Prof David FitzPatrick, President TU Dublin, said:

“As Ireland’s first Technological University, sustainability is at the centre of our mission. Our Strategic Plan is founded upon three of the UN Sustainable Development Goal pillars – People, Planet, and Partnership. Our commitment to deliver on a sustainable future for Ireland, and the world, through our graduates and the experience we offer at TU Dublin is evident across our ongoing initiatives showcased here today. In addition, the appointment of Ireland’s first Vice President of Sustainability as a member of the University Executive Team (UET) is a significant commitment to ensuring we deliver on a better world together.”

The strategy, launched in TU Dublin today, was the subject of a public consultation early in 2021 – one of a series of consultations undertaken since early 2020 in this area. Public feedback was strongly supportive of moving towards a circular economy.

The strategy will address a policy gap that exists in Ireland's national policy framework. It sets out a vision for Ireland's transition to circularity, explaining the circular economy concept, describing what initiatives are already happening, what opportunities are available, and how Government will drive the changes required.

The strategy will:

  • Demonstrate public sector leadership, using policy tools such as green public procurement as well as supporting circular economy practices across the entire public sector;
  • Develop and implement an education and awareness campaign – for individuals, households, communities, and the public and private sectors;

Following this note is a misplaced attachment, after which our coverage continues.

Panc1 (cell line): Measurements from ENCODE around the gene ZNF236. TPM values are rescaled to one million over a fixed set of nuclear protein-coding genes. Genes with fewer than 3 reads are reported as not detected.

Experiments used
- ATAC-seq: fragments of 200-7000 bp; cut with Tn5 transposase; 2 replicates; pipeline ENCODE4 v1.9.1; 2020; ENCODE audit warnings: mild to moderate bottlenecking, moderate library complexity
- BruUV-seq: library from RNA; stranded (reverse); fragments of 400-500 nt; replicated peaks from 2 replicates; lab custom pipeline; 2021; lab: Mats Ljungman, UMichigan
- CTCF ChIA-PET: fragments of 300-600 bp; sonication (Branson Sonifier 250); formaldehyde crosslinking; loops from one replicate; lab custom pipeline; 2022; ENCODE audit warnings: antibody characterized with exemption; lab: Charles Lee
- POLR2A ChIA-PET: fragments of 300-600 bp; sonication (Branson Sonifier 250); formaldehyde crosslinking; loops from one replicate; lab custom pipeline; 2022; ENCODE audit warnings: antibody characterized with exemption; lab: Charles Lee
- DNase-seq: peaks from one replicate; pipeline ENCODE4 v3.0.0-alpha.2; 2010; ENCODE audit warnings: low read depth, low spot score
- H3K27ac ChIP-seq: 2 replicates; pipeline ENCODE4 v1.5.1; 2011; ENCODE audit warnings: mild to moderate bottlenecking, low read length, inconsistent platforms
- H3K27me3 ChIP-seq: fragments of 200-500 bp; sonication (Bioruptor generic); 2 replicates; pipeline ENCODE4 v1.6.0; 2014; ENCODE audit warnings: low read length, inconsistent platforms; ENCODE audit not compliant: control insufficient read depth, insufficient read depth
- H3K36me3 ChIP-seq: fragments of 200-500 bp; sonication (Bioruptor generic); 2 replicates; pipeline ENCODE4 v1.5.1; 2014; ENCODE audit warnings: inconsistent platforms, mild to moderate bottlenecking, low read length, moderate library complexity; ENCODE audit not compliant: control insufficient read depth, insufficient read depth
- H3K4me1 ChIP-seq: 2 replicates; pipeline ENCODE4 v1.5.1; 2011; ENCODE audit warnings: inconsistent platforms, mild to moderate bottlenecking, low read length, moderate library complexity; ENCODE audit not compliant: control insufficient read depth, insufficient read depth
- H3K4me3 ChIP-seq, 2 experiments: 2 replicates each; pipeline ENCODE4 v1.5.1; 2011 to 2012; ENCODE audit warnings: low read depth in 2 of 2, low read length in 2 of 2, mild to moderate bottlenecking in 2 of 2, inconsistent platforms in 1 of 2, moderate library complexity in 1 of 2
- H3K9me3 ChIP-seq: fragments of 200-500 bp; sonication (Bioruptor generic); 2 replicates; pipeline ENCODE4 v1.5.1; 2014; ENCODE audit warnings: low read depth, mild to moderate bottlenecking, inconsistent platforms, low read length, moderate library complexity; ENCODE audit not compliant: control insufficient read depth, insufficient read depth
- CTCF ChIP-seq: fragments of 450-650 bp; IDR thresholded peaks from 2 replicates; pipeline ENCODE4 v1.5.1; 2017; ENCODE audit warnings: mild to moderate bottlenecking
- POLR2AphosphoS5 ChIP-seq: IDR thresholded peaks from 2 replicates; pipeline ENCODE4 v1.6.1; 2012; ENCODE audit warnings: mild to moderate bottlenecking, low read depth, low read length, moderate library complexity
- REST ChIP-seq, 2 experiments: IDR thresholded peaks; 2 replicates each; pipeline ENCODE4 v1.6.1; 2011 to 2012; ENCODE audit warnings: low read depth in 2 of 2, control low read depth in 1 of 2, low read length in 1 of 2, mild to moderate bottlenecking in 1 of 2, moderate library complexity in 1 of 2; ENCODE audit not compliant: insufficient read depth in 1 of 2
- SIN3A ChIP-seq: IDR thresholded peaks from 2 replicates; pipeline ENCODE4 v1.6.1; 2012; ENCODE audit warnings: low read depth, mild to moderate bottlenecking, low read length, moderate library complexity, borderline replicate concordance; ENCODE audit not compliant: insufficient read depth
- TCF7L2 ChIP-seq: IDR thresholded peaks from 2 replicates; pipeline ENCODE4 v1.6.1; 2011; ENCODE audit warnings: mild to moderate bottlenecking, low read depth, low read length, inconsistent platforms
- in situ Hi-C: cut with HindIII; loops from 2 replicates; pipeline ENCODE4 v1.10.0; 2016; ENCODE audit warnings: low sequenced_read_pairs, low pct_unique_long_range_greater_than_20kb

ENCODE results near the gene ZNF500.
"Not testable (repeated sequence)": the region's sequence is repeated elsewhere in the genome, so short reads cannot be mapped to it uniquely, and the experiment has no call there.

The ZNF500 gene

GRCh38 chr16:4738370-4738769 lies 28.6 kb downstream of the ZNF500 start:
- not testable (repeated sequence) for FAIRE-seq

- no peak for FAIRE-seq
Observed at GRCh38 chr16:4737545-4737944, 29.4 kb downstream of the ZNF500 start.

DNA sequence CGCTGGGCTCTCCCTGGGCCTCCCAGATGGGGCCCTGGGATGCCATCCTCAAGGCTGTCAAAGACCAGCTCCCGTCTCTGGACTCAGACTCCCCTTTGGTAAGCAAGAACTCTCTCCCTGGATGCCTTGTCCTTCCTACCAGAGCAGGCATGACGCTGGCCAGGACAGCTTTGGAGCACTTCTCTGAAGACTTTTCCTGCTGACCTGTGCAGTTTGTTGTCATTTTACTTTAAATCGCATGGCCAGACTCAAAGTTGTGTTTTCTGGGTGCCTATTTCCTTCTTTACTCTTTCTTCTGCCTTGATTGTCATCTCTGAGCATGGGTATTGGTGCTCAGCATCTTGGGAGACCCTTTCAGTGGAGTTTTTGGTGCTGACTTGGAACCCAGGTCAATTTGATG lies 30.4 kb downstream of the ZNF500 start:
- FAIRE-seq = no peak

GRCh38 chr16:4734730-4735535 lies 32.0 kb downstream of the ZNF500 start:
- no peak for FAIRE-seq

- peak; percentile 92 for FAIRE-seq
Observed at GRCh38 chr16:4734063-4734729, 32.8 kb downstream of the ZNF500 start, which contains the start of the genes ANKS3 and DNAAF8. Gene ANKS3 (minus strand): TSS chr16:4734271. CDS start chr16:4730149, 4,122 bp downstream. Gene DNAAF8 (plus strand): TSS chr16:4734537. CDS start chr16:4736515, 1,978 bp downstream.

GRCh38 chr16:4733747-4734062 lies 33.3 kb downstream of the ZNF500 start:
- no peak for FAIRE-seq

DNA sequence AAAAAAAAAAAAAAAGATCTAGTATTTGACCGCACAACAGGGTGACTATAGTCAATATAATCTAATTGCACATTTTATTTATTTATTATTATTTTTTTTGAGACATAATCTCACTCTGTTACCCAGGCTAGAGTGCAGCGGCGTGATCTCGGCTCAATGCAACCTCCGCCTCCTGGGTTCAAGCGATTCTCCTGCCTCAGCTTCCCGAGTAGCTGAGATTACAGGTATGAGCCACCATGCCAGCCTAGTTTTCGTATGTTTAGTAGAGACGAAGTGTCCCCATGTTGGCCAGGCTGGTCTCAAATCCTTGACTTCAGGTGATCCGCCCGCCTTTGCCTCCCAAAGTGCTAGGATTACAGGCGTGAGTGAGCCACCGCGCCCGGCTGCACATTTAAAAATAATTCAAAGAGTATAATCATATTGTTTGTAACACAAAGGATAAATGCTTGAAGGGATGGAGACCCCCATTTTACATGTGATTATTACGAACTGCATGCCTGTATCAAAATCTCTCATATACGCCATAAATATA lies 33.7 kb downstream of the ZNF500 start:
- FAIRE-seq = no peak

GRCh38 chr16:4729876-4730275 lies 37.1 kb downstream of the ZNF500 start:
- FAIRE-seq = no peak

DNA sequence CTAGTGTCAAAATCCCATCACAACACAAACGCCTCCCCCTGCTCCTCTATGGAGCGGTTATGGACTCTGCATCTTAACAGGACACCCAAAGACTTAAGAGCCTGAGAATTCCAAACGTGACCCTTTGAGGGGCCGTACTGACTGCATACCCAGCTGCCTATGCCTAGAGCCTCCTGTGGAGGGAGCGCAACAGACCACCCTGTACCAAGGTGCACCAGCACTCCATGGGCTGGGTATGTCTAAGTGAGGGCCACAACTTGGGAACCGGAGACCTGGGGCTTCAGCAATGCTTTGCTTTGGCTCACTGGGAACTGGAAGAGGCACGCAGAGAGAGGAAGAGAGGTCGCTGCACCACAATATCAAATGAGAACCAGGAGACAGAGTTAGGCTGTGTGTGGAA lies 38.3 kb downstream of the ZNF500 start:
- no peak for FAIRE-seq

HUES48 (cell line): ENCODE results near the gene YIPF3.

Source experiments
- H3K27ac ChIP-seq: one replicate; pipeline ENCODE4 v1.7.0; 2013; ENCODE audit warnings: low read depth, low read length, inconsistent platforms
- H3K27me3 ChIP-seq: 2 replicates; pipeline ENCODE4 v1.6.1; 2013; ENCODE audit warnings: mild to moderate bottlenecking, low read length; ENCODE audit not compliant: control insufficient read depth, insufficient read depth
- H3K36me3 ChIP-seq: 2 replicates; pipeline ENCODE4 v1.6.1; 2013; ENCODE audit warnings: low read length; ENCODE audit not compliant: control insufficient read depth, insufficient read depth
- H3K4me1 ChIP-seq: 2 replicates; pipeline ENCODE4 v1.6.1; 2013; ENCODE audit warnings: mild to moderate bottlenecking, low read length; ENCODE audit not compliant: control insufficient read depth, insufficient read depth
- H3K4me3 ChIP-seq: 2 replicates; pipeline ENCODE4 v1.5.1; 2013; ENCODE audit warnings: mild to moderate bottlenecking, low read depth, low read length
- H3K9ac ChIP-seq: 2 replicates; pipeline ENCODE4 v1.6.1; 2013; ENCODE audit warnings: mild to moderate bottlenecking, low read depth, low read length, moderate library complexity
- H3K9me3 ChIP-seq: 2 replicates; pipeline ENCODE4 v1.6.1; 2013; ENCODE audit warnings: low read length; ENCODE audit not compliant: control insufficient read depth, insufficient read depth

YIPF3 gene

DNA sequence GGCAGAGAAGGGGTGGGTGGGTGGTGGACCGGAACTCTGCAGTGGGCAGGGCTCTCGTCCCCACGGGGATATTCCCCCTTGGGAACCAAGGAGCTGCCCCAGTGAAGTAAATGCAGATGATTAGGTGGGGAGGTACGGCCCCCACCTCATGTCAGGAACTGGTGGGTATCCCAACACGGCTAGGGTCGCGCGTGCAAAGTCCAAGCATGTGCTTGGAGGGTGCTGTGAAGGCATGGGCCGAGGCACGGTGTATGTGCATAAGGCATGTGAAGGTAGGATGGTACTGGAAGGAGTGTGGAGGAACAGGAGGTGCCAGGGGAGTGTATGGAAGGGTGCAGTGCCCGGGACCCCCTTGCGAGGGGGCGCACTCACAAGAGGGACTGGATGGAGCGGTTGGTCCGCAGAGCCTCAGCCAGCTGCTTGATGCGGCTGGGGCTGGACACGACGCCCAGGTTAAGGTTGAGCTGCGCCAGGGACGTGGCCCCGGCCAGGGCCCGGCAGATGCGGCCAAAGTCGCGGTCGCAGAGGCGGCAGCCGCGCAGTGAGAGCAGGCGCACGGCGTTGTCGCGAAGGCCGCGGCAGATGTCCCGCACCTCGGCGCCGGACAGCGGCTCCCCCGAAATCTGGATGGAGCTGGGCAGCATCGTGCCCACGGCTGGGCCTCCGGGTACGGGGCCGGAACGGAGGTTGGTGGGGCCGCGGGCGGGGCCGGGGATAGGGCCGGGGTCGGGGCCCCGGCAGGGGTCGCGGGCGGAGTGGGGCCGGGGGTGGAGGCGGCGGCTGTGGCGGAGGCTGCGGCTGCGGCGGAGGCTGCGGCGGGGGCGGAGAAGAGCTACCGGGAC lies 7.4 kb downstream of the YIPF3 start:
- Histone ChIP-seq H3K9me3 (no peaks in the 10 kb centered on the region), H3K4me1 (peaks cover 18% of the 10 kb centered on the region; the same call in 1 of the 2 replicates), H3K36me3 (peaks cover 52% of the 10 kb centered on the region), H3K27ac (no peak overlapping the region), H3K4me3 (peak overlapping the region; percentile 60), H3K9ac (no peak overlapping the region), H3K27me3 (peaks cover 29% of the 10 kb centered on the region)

• Identify priority sectors for the development of sectoral circular economy roadmaps;
  • Convene a consultative advisory group, from amongst stakeholders, to input into policy development and implementation;
  • Establish an interdepartmental working group to oversee the integration of circular economy policies and practices across public policy;

Subsequent iterations of the strategy will include more detailed measures and sectoral roadmaps for priority areas such as construction, consumer goods, transport, procurement, agriculture and food. Measures, including targets, for these sectors, will be developed in consultation with stakeholders across public and private sectors, as well as environmental, community and social enterprise representatives.

New Circular Economy Programme from the EPA

Today also saw the launch of a new Circular Economy Programme from the EPA (Environmental Protection Agency). The programme has been devised to support the Government's circular economy policy agenda. It will incorporate the previous National Waste Prevention Programme will be the driving force for Ireland's move to a circular economy by businesses, householders and the public sector.

The launch will set the scene for the next six years of our journey away from waste disposal and treatment to ensuring that the extraction and consumption of raw materials are reduced. That waste is prevented and reduced at all stages of production. At the same time, this economic model will support the growth of our economy in a sustainable way.

Laura Burke, Director General of the EPA, said:

“The circular economy is at the core of the transition to a low-carbon economy and has a critical role to play in achieving climate targets at national and global levels. Influencing consumption and production patterns is critical for controlling greenhouse gas emission levels, as well as reducing waste generation, and will be an integral part of the EPA’s Circular Economy programme.

“The Circular Economy Programme will work closely with stakeholders, including the Department of the Environment, Climate and Communications, to realise the potential of circularity as a climate action”.

Read more about Ireland's first Whole of Government Circular Economy Strategy.